Angela Merkel in Germany, Tsai Ing-Wen in Taiwan, Nicola Sturgeon in Scotland and New Zealand’s Jacinda Ardern have been widely praised for their considered yet caring approach to the coronavirus pandemic.
But saying that women make better leaders in a crisis would be an oversimplification, says performance coach and senior lecturer Alex Morgan of Leicester Castle Business School, based at De Montfort University Leicester (DMU).
“Whether it’s gendered or not, there are personality types that want to protect others, and that is because their lead values are protection and keeping people safe,” she says.
“Others have lead values of freedom (personal liberty, or economic freedom) and risk taking, and it’s at times such as these that we see what kind of leaders are needed right now – and in my view, that is the kind of leader in whom the protection instinct filtered to the top.
“What we got were type A males more interested in freedom of movement and liberty and the economy. To them, the measures they had to take were an anathema, which probably explains the resistance they felt and the conversations we are seeing now about groups lobbying for lockdown to end to protect the economy.”
Alex argues that the qualities for which Jacinda Ardern is now being lauded were once the ones she was told were those which needed improvement. She said: “Jacinda, as an example, has said that over the years she has been told she is too empathetic, not assertive enough and listens too much.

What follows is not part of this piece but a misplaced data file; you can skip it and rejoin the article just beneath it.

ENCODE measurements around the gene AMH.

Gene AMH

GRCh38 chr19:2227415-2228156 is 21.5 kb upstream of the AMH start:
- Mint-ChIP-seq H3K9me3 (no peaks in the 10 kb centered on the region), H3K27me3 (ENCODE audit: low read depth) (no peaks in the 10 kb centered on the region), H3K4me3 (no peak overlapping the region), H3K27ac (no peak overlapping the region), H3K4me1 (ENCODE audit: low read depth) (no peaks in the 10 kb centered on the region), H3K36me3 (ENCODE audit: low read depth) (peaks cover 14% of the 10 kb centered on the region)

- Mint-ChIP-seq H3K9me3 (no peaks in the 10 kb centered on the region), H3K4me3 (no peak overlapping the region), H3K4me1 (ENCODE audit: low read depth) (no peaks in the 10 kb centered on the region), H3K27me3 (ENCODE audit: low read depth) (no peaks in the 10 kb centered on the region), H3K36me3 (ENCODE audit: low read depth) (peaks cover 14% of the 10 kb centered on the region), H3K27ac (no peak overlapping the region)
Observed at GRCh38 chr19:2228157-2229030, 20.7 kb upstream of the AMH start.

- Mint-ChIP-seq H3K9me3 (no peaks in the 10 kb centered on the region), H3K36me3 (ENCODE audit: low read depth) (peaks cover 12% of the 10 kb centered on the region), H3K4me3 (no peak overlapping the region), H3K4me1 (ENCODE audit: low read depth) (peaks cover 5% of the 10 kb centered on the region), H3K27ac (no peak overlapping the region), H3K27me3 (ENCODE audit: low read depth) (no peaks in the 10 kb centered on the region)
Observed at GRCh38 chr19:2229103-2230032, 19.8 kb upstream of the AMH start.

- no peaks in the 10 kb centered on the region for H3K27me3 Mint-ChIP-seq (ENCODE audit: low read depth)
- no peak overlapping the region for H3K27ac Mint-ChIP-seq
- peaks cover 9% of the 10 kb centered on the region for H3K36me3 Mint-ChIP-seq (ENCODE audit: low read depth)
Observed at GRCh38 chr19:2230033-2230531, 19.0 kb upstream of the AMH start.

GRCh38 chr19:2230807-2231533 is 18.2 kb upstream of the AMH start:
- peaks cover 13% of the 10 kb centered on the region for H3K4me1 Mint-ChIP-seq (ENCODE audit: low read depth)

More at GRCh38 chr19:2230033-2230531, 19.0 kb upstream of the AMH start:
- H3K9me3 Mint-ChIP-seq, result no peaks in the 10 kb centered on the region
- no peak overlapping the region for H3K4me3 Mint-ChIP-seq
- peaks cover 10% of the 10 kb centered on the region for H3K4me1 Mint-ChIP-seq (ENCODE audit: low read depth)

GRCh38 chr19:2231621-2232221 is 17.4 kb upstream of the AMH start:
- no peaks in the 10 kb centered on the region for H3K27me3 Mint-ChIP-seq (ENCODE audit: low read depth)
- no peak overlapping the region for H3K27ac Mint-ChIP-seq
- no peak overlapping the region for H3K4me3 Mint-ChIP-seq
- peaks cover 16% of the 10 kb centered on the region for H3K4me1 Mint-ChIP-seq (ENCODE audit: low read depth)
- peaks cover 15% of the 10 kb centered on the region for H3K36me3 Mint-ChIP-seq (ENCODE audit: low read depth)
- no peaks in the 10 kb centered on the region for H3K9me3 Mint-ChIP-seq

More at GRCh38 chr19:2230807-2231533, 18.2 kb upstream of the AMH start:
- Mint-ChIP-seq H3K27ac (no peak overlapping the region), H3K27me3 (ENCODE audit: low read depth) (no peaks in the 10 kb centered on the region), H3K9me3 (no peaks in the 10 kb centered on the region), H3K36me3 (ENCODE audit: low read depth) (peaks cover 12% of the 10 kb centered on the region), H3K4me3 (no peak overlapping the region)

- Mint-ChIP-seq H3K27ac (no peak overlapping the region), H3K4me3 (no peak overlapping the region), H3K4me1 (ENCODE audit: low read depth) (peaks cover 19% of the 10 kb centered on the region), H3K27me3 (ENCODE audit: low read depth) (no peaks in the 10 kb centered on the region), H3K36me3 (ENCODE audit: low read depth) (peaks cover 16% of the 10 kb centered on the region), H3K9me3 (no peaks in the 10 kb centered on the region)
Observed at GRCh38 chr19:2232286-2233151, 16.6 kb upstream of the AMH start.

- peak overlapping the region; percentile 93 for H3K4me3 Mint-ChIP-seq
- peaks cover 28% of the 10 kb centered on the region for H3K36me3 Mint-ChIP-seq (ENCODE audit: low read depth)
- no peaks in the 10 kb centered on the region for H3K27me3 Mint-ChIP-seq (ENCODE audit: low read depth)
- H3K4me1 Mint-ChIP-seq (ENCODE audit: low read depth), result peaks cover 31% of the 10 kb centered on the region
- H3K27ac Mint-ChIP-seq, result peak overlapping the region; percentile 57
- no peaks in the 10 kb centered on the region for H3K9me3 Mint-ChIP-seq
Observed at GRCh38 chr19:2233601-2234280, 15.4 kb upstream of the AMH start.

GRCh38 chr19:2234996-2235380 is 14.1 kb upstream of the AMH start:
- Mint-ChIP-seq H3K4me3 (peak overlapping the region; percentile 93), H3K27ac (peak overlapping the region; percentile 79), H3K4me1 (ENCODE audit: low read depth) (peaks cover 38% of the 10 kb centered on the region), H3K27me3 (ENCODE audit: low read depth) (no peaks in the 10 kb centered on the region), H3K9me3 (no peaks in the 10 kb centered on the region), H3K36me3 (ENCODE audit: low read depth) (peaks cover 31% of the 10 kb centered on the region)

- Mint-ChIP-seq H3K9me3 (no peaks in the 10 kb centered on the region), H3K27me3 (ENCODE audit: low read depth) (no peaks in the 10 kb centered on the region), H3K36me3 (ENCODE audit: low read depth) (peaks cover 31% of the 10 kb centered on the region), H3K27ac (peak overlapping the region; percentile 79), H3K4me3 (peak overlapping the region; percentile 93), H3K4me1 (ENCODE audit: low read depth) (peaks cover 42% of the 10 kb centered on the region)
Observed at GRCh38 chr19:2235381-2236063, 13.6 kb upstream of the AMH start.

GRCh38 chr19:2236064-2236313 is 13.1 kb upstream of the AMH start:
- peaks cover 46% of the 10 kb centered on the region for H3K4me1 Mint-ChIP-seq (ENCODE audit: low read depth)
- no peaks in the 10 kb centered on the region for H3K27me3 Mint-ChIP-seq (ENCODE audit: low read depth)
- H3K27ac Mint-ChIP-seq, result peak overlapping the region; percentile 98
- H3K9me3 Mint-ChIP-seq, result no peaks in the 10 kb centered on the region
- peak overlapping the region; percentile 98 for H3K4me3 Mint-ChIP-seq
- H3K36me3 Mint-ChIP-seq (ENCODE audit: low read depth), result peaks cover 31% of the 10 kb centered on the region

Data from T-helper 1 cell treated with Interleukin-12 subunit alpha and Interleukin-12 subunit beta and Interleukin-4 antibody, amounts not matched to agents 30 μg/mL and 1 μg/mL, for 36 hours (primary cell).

“What we’re seeing now is that these are precisely what everybody wants – honesty, and in this scenario, protection and empathy toward those she is looking after, which by extension is the whole country.”
The professional backgrounds of many female leaders – Taiwan’s Tsai Ing-Wen is a former law professor and Angela Merkel a quantum chemist and research scientist – likely ensured that that they were able to quickly recognise the danger and prepare their citizens.
Merkel’s clear and precise explanation of how coronavirus spreads quickly went viral, as she spoke about the dangers to Germany’s health system: “Caution is the order of the day, not overconfidence.” she said.
“Merkel’s scientific background meant that she knew how to view the reports and understood clearly the risk,” says Alex. “Boris Johnson just could not see the need to prepare quickly enough.”
This trend was also seen in the aftermath of the 2008 financial crisis. A study conducted after the banking disaster found that banks led by women came out the other side in better shape than those run by men.
“What we have seen in these women leaders is that they are better at scanning for and assessing risk,” said Alex. “It’s not a purely female trait, however, as we do know that some women do demonstrate an ‘alpha’ personality.
“But Jacinda and the others, where they went first was protection. I don’t know if it’s a female thing but I do know is that it was the right thing to do.”